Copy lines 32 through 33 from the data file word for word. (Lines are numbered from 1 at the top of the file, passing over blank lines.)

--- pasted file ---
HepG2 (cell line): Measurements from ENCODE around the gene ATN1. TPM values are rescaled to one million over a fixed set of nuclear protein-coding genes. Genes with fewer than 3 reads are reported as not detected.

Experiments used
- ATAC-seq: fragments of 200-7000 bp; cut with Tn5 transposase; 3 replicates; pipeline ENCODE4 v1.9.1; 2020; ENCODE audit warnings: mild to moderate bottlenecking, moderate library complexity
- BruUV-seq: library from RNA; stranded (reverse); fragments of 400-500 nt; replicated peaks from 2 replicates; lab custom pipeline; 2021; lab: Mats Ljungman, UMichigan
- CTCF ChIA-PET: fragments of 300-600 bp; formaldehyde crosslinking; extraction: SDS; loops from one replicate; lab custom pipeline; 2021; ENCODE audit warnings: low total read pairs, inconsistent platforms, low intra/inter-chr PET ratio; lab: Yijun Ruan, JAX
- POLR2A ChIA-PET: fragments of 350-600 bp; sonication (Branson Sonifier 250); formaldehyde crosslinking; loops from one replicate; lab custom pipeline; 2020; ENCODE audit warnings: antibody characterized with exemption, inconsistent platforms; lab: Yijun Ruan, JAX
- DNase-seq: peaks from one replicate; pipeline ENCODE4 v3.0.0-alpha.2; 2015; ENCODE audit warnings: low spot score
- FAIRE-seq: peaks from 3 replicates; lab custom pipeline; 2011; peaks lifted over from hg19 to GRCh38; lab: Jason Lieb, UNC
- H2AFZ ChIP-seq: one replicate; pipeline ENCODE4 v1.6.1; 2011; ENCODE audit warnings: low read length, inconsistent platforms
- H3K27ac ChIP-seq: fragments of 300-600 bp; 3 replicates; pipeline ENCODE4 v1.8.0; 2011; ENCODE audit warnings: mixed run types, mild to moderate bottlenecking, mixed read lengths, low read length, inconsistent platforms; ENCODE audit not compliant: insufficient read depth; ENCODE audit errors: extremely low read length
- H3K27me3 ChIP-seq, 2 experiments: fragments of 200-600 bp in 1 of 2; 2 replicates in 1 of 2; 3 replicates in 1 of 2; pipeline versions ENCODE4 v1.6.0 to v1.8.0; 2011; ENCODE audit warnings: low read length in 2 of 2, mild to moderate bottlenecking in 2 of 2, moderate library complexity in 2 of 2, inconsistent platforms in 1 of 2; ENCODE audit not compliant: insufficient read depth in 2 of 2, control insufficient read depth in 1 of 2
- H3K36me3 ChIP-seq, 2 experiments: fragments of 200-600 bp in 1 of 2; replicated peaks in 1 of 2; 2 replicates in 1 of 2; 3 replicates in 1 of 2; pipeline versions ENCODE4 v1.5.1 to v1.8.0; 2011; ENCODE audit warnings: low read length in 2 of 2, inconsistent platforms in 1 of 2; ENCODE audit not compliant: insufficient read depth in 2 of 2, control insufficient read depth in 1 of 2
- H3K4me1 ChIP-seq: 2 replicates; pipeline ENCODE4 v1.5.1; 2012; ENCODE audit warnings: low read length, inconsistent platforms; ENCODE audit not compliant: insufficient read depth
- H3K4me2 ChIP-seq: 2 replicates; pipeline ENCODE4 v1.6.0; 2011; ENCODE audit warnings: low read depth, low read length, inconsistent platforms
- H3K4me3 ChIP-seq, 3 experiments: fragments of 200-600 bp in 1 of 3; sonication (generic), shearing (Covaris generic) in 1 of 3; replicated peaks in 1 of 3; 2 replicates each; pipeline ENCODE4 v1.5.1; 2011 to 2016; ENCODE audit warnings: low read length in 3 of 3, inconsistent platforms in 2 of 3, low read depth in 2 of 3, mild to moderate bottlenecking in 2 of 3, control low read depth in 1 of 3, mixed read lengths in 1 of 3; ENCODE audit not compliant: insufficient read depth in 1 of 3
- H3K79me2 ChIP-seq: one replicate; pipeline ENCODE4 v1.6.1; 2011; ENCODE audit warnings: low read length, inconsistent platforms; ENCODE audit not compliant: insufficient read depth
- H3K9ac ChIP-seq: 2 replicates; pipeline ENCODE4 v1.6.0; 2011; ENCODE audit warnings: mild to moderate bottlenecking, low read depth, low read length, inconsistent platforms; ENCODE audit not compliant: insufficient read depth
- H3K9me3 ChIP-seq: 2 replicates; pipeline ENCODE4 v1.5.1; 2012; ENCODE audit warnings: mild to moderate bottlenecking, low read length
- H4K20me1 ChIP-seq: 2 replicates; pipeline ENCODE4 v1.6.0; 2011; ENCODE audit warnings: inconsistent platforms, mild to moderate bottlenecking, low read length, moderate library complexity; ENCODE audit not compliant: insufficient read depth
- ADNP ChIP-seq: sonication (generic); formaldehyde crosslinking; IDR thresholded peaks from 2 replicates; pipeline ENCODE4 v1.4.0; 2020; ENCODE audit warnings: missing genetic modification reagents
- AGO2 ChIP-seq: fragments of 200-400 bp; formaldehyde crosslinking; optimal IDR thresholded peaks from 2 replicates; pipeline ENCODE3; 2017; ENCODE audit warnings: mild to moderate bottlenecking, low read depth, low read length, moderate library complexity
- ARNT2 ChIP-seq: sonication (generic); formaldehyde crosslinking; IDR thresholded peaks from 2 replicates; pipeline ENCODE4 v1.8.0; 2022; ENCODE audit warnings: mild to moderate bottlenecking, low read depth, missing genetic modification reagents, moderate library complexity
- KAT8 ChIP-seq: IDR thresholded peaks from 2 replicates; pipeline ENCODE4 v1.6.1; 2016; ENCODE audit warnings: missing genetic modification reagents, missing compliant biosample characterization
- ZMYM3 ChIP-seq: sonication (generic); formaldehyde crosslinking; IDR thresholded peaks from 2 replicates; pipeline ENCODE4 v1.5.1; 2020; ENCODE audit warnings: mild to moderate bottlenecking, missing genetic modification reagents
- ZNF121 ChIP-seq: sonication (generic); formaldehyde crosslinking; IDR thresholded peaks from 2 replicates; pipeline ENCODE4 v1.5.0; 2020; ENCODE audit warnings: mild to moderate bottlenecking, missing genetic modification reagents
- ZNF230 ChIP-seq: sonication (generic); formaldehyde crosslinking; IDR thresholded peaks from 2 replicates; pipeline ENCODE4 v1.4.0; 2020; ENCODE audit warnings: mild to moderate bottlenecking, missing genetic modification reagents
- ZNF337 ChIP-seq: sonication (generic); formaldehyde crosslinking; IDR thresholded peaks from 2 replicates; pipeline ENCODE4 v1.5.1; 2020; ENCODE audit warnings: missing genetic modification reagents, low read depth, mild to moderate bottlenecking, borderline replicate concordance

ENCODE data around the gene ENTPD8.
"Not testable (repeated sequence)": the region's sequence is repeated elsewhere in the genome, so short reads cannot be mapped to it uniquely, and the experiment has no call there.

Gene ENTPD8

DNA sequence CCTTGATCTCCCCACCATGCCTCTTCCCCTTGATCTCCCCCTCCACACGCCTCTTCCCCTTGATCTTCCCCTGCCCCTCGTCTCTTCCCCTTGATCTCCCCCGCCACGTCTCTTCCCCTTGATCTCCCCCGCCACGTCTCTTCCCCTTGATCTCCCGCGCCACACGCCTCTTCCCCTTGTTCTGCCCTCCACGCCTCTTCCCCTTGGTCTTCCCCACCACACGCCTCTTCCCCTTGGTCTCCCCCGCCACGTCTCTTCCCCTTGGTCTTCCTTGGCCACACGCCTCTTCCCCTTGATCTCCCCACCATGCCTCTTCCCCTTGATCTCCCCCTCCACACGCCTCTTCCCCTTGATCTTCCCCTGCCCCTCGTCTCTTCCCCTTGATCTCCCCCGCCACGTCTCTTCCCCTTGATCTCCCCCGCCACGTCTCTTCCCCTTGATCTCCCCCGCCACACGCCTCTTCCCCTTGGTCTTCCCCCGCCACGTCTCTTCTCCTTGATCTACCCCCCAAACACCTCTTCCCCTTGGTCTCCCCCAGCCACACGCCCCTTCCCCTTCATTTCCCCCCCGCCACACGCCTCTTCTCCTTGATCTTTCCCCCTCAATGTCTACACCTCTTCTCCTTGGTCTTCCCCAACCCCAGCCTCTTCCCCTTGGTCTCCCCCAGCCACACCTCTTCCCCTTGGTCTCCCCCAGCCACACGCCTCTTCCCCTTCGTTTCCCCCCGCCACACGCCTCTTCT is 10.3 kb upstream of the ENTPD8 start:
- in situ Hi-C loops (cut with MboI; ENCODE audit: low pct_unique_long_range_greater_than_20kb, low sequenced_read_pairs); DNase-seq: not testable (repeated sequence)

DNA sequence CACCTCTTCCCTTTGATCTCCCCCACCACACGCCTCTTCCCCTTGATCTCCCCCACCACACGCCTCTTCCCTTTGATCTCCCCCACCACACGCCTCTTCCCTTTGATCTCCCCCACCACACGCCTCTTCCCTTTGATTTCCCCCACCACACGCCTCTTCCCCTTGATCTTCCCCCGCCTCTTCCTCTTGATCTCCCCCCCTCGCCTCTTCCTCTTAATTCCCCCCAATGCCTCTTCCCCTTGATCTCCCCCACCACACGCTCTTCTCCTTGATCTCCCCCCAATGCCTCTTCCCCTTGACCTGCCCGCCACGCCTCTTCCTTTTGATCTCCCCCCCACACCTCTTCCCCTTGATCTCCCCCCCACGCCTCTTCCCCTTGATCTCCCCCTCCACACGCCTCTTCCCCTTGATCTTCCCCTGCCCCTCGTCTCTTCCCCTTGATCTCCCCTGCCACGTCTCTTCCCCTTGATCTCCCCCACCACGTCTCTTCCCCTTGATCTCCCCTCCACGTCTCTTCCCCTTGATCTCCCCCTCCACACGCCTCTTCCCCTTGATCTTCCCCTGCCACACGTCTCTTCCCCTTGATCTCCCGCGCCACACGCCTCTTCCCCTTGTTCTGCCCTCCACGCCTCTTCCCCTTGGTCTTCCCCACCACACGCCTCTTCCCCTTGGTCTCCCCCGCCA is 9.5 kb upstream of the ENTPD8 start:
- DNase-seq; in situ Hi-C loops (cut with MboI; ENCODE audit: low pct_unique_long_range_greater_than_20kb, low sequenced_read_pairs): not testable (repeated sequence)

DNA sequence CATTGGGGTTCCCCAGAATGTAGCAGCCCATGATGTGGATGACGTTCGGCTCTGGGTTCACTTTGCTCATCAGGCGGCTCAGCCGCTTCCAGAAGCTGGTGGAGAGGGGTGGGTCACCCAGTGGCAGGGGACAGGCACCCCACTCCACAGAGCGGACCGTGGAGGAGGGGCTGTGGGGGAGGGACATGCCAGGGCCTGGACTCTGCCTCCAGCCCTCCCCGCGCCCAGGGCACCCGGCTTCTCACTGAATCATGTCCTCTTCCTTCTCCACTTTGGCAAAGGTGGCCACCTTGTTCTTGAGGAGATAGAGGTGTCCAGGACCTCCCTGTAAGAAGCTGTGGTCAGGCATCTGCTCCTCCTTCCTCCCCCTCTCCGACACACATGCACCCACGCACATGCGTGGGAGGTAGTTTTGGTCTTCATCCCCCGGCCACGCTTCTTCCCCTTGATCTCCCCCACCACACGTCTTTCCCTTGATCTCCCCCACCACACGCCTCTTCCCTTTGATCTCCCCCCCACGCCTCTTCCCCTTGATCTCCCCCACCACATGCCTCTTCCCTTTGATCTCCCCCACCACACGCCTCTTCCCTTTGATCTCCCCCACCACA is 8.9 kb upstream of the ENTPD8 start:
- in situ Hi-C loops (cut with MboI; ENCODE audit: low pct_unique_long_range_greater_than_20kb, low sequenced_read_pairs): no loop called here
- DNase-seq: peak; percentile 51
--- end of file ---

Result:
- in situ Hi-C loops (cut with MboI; ENCODE audit: low pct_unique_long_range_greater_than_20kb, low sequenced_read_pairs); DNase-seq: not testable (repeated sequence)

DNA sequence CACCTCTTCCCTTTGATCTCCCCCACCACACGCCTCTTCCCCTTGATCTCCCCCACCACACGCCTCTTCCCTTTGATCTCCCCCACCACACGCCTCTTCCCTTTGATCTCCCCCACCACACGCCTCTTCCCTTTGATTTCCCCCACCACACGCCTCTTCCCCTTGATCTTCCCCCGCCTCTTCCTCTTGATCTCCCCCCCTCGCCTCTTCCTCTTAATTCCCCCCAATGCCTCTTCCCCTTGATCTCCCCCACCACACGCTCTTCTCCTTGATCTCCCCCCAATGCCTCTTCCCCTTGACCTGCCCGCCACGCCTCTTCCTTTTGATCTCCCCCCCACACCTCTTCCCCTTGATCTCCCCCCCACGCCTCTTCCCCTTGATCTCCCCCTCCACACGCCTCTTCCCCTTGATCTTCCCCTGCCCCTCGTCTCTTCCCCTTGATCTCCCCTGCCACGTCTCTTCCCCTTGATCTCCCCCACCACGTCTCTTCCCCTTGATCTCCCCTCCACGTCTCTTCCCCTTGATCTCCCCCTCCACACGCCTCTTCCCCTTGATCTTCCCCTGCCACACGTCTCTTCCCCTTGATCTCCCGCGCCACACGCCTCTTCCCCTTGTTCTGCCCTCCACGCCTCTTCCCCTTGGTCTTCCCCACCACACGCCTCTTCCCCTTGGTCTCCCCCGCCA is 9.5 kb upstream of the ENTPD8 start: